Taking a Second Look

Post by Emily Rocha, PSU undergraduate and Archaeology Lab Intern

Flakes (stone tool-making debris) from a coastal village site (Photo by Emily Rocha)

Flakes (stone tool-making debris) from a coastal village site (Photo by Emily Rocha)

This quarter I have been going back through the bulk samples we sorted last term. I have been double checking them, or basically, resorting them making sure each material type is in its correct place. The step after this, which I have done a bit of, is to weigh and count each material type. On my first day in this quarter I counted 2075 piece of burnt bone on one tray alone!

Going through the material a second time, I have been photographing interesting objects. I have especially grown fond of the colorful lithics. There are also some rocks we have been labeling ‘manuports’ as they are not native to the area and were therefore imported from elsewhere.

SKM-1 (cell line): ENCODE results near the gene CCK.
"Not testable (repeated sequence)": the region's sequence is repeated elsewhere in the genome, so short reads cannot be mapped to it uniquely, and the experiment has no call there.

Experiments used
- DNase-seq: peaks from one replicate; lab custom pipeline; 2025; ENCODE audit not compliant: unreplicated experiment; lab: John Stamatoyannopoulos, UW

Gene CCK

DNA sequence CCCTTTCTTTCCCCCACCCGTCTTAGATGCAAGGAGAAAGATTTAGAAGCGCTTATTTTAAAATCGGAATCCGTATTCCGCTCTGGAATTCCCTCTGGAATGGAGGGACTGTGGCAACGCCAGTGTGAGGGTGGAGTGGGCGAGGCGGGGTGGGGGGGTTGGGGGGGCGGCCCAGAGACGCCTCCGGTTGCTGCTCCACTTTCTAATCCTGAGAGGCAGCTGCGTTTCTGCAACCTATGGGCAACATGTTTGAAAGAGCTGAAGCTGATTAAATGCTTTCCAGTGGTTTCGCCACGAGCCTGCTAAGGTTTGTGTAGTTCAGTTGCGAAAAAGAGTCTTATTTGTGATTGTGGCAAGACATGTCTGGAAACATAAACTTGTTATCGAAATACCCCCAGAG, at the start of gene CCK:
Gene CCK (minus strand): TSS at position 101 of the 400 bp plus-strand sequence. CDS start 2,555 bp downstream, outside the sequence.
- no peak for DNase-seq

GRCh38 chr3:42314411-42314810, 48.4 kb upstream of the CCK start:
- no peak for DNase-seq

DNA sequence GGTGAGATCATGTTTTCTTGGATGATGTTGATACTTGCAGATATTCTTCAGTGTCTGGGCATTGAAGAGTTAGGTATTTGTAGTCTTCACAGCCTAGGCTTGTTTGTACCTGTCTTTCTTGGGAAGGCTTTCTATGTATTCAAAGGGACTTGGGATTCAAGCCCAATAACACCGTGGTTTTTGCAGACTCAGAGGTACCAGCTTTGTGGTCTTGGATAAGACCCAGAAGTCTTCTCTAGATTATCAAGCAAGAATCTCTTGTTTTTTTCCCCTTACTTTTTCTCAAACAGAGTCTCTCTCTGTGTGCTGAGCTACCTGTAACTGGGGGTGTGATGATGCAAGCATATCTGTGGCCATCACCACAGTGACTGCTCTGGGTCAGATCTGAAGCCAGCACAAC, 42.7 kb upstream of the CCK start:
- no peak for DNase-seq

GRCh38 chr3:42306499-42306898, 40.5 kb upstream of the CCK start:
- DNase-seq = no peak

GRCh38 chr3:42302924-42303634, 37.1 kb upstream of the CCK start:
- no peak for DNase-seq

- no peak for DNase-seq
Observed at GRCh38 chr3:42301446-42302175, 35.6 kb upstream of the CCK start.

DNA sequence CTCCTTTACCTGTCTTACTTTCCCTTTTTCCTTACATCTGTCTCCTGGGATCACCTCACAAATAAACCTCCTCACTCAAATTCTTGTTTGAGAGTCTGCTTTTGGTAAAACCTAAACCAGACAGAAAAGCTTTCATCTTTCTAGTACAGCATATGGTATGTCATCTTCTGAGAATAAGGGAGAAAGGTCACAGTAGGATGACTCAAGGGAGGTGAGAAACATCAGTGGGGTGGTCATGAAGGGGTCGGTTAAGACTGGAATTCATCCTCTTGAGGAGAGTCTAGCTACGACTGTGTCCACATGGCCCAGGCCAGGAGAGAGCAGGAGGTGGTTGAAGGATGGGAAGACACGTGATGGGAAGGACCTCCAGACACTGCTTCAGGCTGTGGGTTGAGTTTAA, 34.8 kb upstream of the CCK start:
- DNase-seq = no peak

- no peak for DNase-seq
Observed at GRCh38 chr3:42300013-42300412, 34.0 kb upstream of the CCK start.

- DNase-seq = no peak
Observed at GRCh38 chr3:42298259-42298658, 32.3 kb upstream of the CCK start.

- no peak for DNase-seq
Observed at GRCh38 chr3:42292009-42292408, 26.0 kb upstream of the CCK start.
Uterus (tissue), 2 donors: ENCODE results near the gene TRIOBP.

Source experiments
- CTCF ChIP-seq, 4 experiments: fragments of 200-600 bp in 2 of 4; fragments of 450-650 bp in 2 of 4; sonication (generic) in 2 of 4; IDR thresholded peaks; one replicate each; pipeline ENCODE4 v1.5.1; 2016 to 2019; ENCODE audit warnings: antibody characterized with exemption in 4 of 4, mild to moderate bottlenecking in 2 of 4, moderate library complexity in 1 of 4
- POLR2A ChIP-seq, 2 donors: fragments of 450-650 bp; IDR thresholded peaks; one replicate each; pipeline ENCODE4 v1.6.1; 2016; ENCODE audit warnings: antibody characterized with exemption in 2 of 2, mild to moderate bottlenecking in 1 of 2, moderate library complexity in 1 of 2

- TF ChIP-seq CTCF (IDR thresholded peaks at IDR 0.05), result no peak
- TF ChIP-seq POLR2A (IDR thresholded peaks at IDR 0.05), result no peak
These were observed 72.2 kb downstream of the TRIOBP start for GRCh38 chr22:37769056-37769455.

This term has been great experience for the detailed lab work involved in archaeology – it is much more than digging in the dirt!

Shelby notes: The abundance of flaked stone tools, along with ground slate, from the site that Emily is working on is intriguing, particularly given the age of the site (I think less than 1000 years old, but no radiocarbon dates yet).  There is no local source for lithic material near the site.  Even the beach is sand, so there are no local beach cobbles to use in tool-making.  It seems that all the lithic material at the site was imported.  We have found many chunks of poor quality raw material at the site that was unused or tested.  But, no larger pieces of the higher quality (cryptocrystalline silicate) material.

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